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April 7, 2012
The reason this hard-boiling technique works so well is really pretty simple, but it helps to know a little bit about how eggs work. Eggs consist largely of protein — mixed with mostly water in the white, or albumen, and mixed with fat and water in the yolk. When the eggs are raw, the proteins are like strands of yarn curled up in little balls. As the eggs are heated, these strands relax and unfold. As they unfold, they bump into each other and link up. (Fun fact: This is why egg "whites," which are clear when raw, are white when cooked — the unfurled, linked-up proteins block light from passing through.)
August 18, 2013 | By Marc Lifsher
SACRAMENTO - Assemblywoman Susan Bonilla (D-Concord) says that all she wanted to do was make it easier for scientists to get eggs from women for fertility research. Currently, women can be paid for their eggs by individuals undergoing fertility treatments in private clinics, and they get a average of $9,000 - sometimes much more. But the state has a ban on paying women to donate eggs for scientific studies. This year, the Bay Area lawmaker wrote a bill sponsored by the American Society for Reproductive Medicine to scrap the 7-year-old ban. She proposed allowing payments of up to $10,000 to egg donors for their time, inconvenience and discomfort.
July 15, 2010 | By Alana Semuels, Los Angeles Times
Is it possible to save a generation without breaking any eggs? That's the tricky question the U.S. Fish and Wildlife Service, FedEx and hundreds of volunteers are beginning to answer this week as they dig up more than 70,000 turtle eggs on the gulf shore and transport them to the oil-free beaches of Cape Canaveral, Fla., where they'll be hatched in a warehouse and released into the ocean. It's one of the most ambitious wildlife nest relocations ever attempted, biologists said, a risky experiment to prevent widespread mortality of five threatened and endangered turtle species.
October 7, 2010
Total time: 25 minutes Servings: 4 Note: Adapted from "Traditional Spanish Cooking" by Janet Mendel 3/4 pound mushrooms such as boletus or oyster 5 tablespoons olive oil, divided 1 clove garlic, sliced 5 eggs 1/2 teaspoon salt Freshly ground black pepper 3 ounces chopped Spanish cured ham, preferably jamón ibérico Chopped parsley Strips of bread fried crisp in olive oil 1. Clean the...
November 17, 2012
  Total time: About 3 hours over 2 days Servings: 6 to 8 Stuffing "pain perdu" 2 eggs 1/2 cup sour cream (crème fraîche or heavy cream can be substituted) 1/2 cup milk 1 1/2 teaspoons smooth Dijon mustard 3/4 teaspoon kosher salt 6 cups leftover stuffing (Pretty much any kind will work. If you do not have enough stuffing left over, dice bread in cubes to make up the volume.) 1. The day before serving the final dish, heat the oven to 350 degrees.
March 8, 2014 | By Jon Healey
The individual mandate in the 2010 Affordable Care Act forced the courts to consider anew the limits of Congress' power to regulate the insurance market. Now, a California law governing the size of hens' cages is testing the limit of a state's power to regulate interstate food sales. At issue is a 2010 law that bans the sale of eggs from hens kept in cages that California voters deemed too small in 2008, when they passed Proposition 2. Sponsored by the Humane Society of the United States, the ballot measure requires the state's egg-laying hens, calves raised for veal and pregnant pigs to be housed in a way that allows them to stand up, turn around and extend their limbs fully.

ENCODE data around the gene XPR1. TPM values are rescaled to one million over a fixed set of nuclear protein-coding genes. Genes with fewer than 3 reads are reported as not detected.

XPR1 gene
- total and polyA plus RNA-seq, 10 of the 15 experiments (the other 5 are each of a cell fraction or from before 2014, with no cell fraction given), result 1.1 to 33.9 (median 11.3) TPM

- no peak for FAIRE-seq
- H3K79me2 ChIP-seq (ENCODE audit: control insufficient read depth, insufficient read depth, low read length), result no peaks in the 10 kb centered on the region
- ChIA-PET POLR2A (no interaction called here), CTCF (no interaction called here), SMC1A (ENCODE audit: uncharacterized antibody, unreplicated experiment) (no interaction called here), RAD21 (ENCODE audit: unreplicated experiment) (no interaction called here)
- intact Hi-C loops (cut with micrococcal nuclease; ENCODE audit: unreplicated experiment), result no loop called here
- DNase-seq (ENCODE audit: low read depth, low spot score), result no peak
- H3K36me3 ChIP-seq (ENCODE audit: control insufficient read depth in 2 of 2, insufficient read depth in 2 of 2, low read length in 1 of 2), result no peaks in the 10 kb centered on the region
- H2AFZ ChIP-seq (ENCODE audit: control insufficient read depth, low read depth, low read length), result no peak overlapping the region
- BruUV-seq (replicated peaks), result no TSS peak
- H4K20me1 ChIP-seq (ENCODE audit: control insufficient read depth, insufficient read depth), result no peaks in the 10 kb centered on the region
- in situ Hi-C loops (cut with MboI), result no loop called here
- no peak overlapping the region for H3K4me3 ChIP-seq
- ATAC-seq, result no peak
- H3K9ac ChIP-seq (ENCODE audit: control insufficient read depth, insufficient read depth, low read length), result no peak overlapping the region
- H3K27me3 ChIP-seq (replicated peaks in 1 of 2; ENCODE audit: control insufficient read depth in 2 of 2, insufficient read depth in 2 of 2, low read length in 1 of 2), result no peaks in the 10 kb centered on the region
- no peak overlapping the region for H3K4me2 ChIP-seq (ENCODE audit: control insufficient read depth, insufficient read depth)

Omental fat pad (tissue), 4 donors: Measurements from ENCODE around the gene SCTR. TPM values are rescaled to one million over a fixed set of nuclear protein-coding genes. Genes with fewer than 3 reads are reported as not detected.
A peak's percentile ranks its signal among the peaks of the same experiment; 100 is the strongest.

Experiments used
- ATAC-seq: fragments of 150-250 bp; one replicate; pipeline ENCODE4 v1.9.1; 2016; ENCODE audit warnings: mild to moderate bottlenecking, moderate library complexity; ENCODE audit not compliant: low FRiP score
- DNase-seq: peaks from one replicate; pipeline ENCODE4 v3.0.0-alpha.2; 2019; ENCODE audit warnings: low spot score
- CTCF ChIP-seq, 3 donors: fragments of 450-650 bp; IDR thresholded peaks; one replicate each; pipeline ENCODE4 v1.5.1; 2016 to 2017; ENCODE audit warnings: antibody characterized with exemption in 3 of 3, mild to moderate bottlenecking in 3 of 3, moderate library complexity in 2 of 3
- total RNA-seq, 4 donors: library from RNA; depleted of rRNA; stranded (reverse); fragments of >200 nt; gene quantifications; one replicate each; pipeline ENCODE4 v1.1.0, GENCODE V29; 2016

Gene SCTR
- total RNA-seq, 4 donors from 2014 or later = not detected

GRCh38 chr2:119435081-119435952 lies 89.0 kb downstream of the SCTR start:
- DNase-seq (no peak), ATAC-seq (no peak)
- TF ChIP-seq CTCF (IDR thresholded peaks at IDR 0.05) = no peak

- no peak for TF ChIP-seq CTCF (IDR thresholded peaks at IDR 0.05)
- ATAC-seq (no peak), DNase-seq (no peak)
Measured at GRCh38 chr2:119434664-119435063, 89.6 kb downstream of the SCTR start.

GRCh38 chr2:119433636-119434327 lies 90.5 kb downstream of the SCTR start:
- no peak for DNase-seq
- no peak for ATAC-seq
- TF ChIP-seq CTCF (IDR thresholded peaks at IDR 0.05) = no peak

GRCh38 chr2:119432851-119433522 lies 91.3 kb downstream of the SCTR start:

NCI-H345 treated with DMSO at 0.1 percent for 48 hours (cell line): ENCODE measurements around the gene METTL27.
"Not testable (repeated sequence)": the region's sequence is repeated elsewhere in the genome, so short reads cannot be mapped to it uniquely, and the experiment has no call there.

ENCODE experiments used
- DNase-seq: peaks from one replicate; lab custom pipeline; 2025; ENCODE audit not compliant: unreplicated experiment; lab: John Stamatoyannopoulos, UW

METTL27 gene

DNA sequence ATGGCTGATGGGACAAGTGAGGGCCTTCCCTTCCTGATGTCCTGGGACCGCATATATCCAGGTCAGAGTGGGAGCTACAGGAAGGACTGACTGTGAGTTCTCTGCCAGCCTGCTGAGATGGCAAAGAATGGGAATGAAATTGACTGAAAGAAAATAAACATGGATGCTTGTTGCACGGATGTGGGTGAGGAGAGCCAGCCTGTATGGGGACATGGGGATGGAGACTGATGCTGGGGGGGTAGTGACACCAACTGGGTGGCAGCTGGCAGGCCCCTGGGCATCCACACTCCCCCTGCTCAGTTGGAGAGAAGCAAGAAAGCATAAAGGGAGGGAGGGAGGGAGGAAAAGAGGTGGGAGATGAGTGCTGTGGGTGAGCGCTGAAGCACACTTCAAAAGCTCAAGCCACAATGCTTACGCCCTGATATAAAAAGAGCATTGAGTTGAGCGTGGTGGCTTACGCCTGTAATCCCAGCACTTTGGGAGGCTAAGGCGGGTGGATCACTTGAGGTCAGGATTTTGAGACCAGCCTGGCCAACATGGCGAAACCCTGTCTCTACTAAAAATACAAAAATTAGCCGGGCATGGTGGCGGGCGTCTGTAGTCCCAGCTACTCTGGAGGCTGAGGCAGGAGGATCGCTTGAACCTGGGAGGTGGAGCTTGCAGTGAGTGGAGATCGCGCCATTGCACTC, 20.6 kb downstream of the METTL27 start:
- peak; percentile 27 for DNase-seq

August 14, 2012 | By Rene Lynch
A giant Burmese python found in the Florida Everglades has set a record for its size, spanning 17 feet 7 inches, and weighing almost 165 pounds. But it wasn't just the outside that set records: Scientists discovered the python was carrying 87 eggs. Previous records for Burmese pythons captured in the area were 16.8 feet long and 85 eggs, according to the University of Florida. The snake is just the latest evidence of Florida's growing problem with the exotic, highly adaptable species that has a  foothold in Everglades National Park and increasingly threatens native wildlife.
December 6, 1988 | From Reuters
Prime Minister Margaret Thatcher announced in Parliament today that she had scrambled eggs for lunch. Britain is in the midst of an egg poisoning scare and Thatcher wants to end it. "After reading carefully statements of the chief medical officer . . . I then decided to have scrambled eggs on toast for lunch--and I enjoyed it," she told the House of Commons.
May 30, 2012 | By Amy Hubbard
Peter Carl Fabergé, Google doodle recipient, lived a Humpty Dumpty kind of life -- specializing in the delicate and ending with a great fall.  The master goldsmith and jeweler who founded the House of Fabergé was beloved by Russian czars and turned out fantastical baubles and jewel-encrusted gewgaws for the aristocracy. Then came the  Russian Revolution, which destroyed his way of life and spurned what he loved best: objects of exquisite luxury. Fabergé was born in St. Petersburg, Russia, in 1846.  The doodle is celebrating the 166th anniversary of his birth.
November 20, 2013 | By Richard Simon
WASHINGTON -- California's egg law has emerged as a contentious issue in congressional negotiations over a farm bill. The Humane Society has funded a $100,000 ad campaign to defeat federal legislation that would prevent California from requiring that eggs imported into the state be produced under standards that give hens enough room to spread their wings. The Humane Society Legislative Fund is running online ads in the states of nearly a dozen House-Senate negotiators. The ads do not mention the California law but show an image of a shopper in a grocery store and warn that a "dangerous federal overreach" threatens state laws that protect animals and the food supply.
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